By Max Clarke

Political fallout in the wake of the on-going Fukushima crisis has prompted Deputy Prime Minister Nick Clegg to reconsider Britain’s nuclear power programme.

Speaking in Mexico last week Mr Clegg said that the coalition would be unable to subsidise any future safety liabilities incurred by the British atomic industry following the Fukushima nuclear meltdown.

Clegg’s concerns have triggered conflicting responses, with nuclear industry representative Andy Horstead saying that as Britain’s energy needs cannot be met by renewable energy, abandoning nuclear would leave us no choice that to place all energy dependency on gas exporters- primarily Russia and Qatar.

Recent advances in solar power, where Germany leads the industry, have seen massive reductions in cost and increases in effieiency; making solar power a serious contender to meet out energy needs, as Ken moss, CEO of UK based solar company mO3 explains: “The cost of generating power from solar photovoltaic systems has steadily fallen over the last ten years while the projected costs of constructing the new nuclear plants have ballooned.”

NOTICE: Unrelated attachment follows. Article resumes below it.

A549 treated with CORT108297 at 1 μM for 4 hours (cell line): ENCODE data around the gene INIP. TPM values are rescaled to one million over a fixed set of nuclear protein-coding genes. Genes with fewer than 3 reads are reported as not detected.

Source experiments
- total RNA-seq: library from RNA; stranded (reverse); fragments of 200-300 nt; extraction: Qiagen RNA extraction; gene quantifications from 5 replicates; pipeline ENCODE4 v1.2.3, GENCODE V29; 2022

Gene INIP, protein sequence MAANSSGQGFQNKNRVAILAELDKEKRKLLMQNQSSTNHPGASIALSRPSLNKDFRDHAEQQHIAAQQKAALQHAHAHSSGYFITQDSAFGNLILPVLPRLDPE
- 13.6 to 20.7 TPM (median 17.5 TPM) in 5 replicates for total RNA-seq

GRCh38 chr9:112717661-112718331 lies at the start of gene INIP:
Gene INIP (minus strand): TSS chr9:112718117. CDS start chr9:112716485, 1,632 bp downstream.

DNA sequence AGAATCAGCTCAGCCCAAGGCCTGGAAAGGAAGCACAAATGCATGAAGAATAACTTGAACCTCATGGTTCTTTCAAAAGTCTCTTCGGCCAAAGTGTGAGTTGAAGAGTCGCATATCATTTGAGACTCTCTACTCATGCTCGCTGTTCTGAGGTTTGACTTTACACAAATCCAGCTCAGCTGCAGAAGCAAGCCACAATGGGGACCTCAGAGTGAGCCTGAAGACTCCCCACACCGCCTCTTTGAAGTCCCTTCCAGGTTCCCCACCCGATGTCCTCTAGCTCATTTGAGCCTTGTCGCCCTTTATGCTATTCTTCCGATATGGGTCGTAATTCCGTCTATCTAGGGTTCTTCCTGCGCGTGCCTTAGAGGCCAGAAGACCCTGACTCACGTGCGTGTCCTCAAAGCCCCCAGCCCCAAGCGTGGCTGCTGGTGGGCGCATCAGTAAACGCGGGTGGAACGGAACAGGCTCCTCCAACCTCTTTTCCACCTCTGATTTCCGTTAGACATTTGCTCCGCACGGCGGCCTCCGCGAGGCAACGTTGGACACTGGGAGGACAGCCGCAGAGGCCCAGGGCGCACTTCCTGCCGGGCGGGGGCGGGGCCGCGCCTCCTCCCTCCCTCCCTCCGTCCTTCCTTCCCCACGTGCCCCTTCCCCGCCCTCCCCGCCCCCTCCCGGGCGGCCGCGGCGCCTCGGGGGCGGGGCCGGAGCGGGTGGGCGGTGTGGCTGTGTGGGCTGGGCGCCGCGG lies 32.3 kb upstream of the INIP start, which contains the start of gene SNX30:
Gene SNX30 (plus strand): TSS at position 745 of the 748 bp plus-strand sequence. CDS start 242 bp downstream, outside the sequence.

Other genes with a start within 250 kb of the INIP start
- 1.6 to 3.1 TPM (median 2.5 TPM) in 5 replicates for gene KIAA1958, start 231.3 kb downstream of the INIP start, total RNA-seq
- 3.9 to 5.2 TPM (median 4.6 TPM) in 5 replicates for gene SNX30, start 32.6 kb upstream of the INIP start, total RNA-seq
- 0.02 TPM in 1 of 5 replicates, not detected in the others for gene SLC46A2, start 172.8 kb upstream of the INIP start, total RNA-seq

Ray Noble, speaking on behalf of the Renewable Energy Association, also advocates embracing solar power:

“While no single Energy Source is the ‘Holy Grail’, we do need a mix of technologies, Solar has the ability to be deployed starting immediately compared with the time lag for building of new Power Stations. If Government got behind a progressive Solar build program we calculate that over 16GW can be installed by 2020, still small compared with Germany which will be over 40GW by 2020,”

However, Britain’s ability to join Germany in pioneering solar technology has been dealt a blow by Energy Secretary Chris Huhne’s announcement of a 72% cut in the feed-in-tariff for medium sized solar developments last month.

Under the feed-in-tariff scheme, individuals or developers who generate power from solar — or other renewable sources - receive payments from their energy supplier based on how much energy they generate to off-set installation.

According to Mr Noble: “This is an absolute disaster … no new projects will start if this proposal becomes law. This industry has been strangled at birth. The huge number of envisaged new jobs will disappear.”